The restaurant scene is hopping — here’s what that tells us about the U.S. economy
When the bar and restaurant scene is hopping, you know the economy must be doing well.
When times are good, Americans naturally go out to eat more often, have an extra drink with their meal or stop by a local bar just because they can.
Sales at places that sell food and drinks surged in May and June, pushing the yearly increase to a nearly three-year peak. Sales over the past 12 months have sizzled at a 8% pace, about four times faster compared to a year earlier.
“The sales increase in the last two months for restaurants marks the best two-month run since 1994 and by more than a little,” noted chief economist Stephen Stanley of Amherst Pierpont Securities.
Times are good. Millions of people have found work, the unemployment rate has fallen to just 4% and there are more job openings than workers available for hire. Recent tax cuts have also put more cash in people’s pockets, while stock prices are much higher compared to a few years ago.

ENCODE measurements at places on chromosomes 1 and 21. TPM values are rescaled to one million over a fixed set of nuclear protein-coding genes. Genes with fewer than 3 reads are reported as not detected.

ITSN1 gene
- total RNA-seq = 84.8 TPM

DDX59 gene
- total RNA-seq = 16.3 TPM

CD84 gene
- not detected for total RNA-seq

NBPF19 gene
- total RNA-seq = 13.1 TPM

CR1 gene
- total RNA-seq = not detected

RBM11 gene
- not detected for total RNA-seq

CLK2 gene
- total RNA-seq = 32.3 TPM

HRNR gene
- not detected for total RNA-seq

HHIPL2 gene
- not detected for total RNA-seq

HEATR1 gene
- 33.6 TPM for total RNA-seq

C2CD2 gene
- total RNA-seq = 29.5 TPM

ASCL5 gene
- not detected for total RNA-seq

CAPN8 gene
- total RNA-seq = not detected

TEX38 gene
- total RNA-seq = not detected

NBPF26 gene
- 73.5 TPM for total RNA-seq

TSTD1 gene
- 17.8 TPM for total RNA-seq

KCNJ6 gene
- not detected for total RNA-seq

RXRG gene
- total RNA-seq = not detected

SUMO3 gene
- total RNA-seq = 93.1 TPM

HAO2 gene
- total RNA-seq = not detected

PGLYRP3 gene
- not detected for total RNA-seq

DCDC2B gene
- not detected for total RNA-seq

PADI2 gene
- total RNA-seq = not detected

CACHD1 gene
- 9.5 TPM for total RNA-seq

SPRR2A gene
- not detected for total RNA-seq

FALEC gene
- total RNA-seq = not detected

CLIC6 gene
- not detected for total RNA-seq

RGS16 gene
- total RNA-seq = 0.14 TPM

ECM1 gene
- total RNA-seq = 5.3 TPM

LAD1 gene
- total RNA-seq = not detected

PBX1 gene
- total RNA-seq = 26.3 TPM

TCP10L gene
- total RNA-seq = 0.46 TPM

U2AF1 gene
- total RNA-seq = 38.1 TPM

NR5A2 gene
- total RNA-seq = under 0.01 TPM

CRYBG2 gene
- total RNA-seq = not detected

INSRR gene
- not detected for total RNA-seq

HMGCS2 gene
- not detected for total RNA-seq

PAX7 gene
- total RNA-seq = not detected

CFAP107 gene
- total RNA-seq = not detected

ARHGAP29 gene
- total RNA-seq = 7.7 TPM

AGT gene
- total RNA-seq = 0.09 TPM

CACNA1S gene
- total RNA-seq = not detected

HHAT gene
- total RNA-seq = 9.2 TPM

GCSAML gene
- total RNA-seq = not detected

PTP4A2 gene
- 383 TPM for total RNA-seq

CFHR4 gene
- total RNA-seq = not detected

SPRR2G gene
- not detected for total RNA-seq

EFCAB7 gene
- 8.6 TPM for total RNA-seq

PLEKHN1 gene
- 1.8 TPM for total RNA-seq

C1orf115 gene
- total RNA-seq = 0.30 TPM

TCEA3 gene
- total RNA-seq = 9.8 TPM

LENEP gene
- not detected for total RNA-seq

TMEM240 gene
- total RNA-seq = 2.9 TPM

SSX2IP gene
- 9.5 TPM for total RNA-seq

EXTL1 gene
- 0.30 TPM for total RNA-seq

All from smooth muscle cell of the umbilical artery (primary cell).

The upward trend in restaurant spending actually began early in 2018, reflecting the growing confidence of Americans in the economy. The consumer confidence index, for example, hit an 18-year high in February.
Some of the increase in spending might just be temporary, of course. Government tax returns came back later than usual this year and seasonally, the weather has turned nice. It’s also possible that restaurants have raised prices to offset government-ordered increases in the minimum wage or higher costs for their own supplies.
Sales could also slow again in the near future if trade tensions turn into a trade war or gas prices remain high even after the end of the summer driving season.
That’s probably too far ahead for revelers to worry just now, however.
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